In fact, we are over a year and a half into a soft landing. Inflation has fallen 6 percentage points, the labor market has cooled significantly as seen in 3.3 million fewer job openings as employers filled roles and removed job postings. Historically, a significant decline in job openings has meant a significant rise in the unemployment rate–a key argument of those predicting a recession. However, the unemployment rate has remained near its multi-decade low.

That doesn’t mean the soft landing will persist–but it can. Pessimists like to point to the level of interest rates, that their bite is waiting to take hold, and that inflation will prove stubborn. That’s all possible–but it should be recognized that the challenges of 2023 were more significant than the challenges expected in 2024. Inflation was far higher and policy rates continued to move sharply higher throughout 2023. In contrast, 2024 looks likely to deliver inflation closer to the policy target of 2% and, eventually, enable rate cuts.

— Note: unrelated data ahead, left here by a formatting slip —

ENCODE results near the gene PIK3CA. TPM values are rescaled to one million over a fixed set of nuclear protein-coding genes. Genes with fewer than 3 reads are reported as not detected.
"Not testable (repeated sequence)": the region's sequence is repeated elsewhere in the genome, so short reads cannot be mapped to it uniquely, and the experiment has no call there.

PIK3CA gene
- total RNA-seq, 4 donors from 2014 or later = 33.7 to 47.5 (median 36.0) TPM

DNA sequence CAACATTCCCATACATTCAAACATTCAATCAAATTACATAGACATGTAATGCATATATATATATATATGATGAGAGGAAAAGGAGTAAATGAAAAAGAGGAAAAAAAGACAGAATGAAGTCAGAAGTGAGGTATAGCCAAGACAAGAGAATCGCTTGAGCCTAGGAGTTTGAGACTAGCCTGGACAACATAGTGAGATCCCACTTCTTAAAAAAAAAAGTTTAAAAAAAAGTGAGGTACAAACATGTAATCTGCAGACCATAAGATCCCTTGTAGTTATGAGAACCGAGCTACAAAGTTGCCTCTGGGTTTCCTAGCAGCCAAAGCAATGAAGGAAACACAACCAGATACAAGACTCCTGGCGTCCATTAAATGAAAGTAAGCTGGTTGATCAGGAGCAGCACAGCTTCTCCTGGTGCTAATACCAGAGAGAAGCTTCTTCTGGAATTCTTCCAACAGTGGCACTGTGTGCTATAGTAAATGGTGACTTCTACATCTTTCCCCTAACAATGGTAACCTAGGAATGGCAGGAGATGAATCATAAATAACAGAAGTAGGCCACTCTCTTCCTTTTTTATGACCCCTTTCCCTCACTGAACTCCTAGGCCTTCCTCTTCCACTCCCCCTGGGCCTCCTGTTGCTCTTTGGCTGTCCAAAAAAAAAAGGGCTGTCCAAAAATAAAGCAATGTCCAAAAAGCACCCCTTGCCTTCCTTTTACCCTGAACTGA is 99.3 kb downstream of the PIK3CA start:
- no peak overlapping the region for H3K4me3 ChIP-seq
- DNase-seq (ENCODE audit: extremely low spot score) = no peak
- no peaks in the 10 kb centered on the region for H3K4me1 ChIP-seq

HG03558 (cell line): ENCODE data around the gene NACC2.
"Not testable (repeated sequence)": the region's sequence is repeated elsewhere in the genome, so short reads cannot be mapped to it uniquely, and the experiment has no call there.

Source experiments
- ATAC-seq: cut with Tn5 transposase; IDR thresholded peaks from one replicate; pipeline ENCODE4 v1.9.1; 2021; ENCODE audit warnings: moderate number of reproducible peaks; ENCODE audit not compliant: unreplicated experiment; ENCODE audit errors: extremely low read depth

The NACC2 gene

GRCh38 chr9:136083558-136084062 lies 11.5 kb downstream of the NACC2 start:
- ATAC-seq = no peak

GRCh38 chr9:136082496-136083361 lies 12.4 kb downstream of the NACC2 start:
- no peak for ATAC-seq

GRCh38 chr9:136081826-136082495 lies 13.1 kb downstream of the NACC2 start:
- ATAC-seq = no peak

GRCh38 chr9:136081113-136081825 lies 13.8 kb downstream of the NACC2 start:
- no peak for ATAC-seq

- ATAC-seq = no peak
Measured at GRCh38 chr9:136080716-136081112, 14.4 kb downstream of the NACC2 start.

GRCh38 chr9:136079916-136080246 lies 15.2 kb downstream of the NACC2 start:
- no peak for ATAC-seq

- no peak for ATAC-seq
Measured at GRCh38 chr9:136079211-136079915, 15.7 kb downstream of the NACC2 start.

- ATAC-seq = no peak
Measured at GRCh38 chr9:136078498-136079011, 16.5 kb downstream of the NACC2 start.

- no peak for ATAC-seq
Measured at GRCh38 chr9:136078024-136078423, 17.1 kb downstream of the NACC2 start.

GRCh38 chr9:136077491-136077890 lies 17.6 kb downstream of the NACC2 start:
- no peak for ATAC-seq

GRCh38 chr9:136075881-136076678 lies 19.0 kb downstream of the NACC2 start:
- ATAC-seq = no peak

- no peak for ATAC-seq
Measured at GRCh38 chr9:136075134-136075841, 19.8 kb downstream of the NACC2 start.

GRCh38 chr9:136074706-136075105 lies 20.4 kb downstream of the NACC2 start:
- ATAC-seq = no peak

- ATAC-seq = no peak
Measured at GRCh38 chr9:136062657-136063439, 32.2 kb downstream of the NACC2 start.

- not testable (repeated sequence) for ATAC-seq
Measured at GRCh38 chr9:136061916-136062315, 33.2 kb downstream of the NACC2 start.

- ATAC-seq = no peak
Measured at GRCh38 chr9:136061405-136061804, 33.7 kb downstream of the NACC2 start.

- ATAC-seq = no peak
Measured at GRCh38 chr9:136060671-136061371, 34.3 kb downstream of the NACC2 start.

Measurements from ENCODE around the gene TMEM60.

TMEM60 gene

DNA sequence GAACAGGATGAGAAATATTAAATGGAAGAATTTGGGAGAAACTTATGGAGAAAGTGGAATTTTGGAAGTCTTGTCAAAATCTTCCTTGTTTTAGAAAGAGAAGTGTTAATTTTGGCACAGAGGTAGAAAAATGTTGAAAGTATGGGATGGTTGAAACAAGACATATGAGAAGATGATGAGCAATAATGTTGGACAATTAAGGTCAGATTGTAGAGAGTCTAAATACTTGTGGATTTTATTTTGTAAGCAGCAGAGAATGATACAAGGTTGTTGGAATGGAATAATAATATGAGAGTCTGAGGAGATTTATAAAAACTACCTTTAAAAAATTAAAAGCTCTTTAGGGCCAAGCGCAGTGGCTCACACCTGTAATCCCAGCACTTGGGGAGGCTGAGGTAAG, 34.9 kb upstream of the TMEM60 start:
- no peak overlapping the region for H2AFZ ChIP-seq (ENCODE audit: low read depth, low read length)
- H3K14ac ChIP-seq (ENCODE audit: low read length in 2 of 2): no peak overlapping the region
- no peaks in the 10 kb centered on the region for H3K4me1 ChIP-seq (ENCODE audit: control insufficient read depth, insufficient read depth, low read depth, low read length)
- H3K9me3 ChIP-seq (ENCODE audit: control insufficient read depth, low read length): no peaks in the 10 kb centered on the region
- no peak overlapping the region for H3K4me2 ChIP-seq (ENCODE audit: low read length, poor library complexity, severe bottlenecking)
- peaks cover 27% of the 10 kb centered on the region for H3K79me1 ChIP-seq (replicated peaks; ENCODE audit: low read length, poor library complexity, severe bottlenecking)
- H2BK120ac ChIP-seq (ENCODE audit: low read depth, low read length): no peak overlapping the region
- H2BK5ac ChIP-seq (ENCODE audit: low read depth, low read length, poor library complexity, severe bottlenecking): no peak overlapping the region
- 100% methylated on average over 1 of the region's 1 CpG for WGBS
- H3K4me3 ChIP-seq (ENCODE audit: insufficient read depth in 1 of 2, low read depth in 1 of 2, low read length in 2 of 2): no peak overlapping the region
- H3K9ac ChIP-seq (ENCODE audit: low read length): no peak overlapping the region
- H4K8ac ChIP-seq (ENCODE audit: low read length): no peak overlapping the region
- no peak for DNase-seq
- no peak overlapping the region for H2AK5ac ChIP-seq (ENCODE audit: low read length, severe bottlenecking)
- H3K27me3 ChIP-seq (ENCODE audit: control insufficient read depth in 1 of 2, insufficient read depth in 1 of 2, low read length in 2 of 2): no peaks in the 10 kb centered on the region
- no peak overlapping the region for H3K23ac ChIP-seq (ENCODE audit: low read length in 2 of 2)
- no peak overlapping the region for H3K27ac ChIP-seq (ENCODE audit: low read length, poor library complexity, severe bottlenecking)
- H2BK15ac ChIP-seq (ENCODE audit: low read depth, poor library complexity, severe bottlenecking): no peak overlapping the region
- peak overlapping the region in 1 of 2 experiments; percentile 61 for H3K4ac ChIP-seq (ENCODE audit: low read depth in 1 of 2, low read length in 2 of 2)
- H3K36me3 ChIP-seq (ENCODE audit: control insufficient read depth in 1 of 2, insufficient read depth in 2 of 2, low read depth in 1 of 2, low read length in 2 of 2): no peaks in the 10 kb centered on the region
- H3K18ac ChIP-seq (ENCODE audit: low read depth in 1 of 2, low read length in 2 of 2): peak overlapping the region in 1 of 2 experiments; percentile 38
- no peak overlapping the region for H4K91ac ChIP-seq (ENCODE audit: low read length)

That looks more like the third stage of a soft landing than the lingering question if there will be one. Framing a soft landing as a perpetual expansion is moving the goalposts. Of course, there will always be a “next recession.” But the fact remains that the economy has survived stage 1 of the soft landing (rapidly rising rates) and looks set to survive stage 2 (a period when rates are restrictive). The successful completion of a third stage is about continued growth as interest rates normalize towards neutral levels. That is far from impossible.

‘Running out’ of resilience?

Faced with consumers’ remarkable resilience this year, many doomsayers ascribed it to excess savings, amassed during the pandemic, that would inevitably run out. In this telling, consumer spending, which represents around 70% of U.S. GDP, was approaching the cliff edge in 2023. But the fall never happened–and the pessimists have quietly moved the cliff edge into 2024.